Brain renin-angiotensin system in the pathophysiology of cardiovascular diseases

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Cardiovascular diseases (CVD) are among the main causes of death globally and in this context hypertension represents one of the key risk factors for developing a CVD. It is well established that the peripheral renin-angiotensin system (RAS) plays an important role in regulating blood pressure (BP). All components of the classic RAS can also be found in the brain but, in contrast to the peripheral RAS, how the endogenous RAS is involved in modulating cardiovascular effects in the brain is not fully understood yet. It is a complex system that may work differently in diverse areas of the brain and is linked to the peripheral system by the circumventricular organs (CVO), which do not have a blood brain barrier (BBB). In this review, we focus on the brain angiotensin peptides, their interactions with each other, and the consequences in the central nervous system (CNS) concerning cardiovascular control. Additionally, we present potential drug targets in the brain RAS for the treatment of hypertension.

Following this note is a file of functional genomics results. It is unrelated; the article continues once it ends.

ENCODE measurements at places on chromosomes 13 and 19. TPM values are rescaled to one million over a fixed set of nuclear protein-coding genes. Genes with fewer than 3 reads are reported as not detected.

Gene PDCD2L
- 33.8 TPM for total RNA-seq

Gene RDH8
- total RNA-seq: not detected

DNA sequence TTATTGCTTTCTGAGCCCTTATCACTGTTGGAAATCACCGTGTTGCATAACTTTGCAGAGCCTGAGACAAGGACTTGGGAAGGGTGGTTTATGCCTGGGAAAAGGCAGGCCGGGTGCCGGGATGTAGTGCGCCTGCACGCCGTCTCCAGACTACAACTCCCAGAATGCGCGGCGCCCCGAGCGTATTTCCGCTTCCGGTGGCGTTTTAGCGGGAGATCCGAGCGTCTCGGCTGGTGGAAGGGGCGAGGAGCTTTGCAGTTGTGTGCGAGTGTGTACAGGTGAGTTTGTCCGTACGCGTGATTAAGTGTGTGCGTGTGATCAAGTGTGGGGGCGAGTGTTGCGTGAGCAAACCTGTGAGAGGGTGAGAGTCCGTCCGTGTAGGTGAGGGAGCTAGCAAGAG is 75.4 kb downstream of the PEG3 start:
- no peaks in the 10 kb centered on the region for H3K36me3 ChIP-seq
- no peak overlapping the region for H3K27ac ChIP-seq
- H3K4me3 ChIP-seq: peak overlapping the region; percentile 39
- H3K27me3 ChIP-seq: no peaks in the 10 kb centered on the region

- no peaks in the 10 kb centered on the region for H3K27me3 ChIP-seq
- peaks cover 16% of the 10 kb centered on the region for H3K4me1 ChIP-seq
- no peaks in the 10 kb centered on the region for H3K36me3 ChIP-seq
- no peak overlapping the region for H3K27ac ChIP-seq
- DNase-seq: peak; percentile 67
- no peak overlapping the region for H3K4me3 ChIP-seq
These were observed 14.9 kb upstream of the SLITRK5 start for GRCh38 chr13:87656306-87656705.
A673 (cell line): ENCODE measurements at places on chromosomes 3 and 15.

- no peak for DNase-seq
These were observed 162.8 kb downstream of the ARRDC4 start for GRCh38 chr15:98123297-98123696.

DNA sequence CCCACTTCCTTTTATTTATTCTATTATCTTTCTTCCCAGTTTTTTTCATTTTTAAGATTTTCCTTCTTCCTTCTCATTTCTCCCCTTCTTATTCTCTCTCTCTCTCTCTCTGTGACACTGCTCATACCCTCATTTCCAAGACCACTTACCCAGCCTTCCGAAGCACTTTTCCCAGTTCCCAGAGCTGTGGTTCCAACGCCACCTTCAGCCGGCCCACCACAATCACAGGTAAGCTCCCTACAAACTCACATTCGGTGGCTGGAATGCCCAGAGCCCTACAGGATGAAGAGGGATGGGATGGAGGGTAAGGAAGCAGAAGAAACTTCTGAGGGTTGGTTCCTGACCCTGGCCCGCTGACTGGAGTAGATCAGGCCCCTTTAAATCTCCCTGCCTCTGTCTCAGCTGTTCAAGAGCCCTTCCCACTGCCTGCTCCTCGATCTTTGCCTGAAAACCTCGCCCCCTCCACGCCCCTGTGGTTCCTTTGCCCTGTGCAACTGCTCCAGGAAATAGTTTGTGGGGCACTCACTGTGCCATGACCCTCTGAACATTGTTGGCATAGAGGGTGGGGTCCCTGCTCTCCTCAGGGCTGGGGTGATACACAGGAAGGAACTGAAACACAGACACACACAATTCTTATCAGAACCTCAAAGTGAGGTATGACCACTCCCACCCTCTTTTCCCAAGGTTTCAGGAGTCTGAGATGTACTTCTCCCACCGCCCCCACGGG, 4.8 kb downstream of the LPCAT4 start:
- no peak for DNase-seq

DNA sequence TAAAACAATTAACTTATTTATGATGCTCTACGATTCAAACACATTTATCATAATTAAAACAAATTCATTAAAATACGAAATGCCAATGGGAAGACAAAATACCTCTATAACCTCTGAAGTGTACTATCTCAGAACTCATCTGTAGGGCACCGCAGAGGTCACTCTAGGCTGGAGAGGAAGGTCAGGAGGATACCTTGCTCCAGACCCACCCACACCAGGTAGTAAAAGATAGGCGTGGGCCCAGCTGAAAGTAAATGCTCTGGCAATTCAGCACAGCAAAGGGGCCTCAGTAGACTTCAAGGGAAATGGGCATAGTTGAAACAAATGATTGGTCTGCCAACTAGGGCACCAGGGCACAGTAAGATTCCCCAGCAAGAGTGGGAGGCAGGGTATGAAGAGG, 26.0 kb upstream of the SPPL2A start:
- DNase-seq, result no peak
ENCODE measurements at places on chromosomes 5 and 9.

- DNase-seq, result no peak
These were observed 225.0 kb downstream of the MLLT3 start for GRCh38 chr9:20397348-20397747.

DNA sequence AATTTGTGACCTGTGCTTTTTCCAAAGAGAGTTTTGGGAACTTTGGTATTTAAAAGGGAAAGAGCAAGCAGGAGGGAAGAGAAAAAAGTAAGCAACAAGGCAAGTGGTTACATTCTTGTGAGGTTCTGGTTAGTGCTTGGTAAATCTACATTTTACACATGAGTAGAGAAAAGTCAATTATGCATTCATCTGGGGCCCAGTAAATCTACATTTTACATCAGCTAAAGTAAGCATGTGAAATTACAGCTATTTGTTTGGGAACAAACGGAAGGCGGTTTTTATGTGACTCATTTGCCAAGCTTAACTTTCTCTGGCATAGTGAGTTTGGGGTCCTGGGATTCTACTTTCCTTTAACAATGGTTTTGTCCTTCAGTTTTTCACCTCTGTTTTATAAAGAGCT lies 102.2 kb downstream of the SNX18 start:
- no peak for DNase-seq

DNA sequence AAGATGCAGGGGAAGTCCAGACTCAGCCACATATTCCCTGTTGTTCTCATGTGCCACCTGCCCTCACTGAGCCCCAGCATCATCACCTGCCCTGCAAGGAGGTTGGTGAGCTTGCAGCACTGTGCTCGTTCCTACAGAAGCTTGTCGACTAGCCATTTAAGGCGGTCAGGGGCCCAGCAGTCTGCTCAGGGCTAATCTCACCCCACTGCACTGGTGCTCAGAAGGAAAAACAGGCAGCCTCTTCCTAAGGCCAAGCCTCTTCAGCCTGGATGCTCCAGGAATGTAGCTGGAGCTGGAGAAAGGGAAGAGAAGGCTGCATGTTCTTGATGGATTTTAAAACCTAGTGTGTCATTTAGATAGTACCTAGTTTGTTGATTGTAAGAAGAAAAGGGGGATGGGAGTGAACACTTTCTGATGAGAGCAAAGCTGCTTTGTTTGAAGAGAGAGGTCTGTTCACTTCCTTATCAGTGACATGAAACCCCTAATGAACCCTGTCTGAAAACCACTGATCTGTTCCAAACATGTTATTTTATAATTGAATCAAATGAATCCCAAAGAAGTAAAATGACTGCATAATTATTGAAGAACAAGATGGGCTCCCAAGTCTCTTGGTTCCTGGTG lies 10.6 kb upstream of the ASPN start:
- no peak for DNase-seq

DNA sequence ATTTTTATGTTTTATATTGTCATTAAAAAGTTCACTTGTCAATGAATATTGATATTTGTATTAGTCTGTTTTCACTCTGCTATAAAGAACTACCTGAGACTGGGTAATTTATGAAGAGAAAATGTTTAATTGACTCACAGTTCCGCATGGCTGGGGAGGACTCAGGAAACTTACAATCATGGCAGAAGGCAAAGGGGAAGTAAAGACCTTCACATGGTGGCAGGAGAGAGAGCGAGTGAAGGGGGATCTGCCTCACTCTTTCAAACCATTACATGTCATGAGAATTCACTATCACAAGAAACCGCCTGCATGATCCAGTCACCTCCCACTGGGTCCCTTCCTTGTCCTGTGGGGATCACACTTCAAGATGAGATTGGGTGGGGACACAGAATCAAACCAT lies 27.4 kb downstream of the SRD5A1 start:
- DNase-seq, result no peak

Graphical abstract

The renin-angiotensin system (RAS) cascade. Symbol stimulation; inhibition;

Graphical abstract

Abbreviations: A779 Asp-Arg-Val-Tyr-Ile-His-D-Ala, ACE angiotensin-converting enzyme; ACE2 angiotensin-converting enzyme 2; APA aminopeptidase A; AngI Angiotensin I; APB aminopeptidase B; APN aminopeptidase N; DIZE diminazene aceturate; D-PRO d-Pro7-angiotensin(1–7); NEP neutral endopeptidase (neprilysin); PEP prolylendopeptidase;

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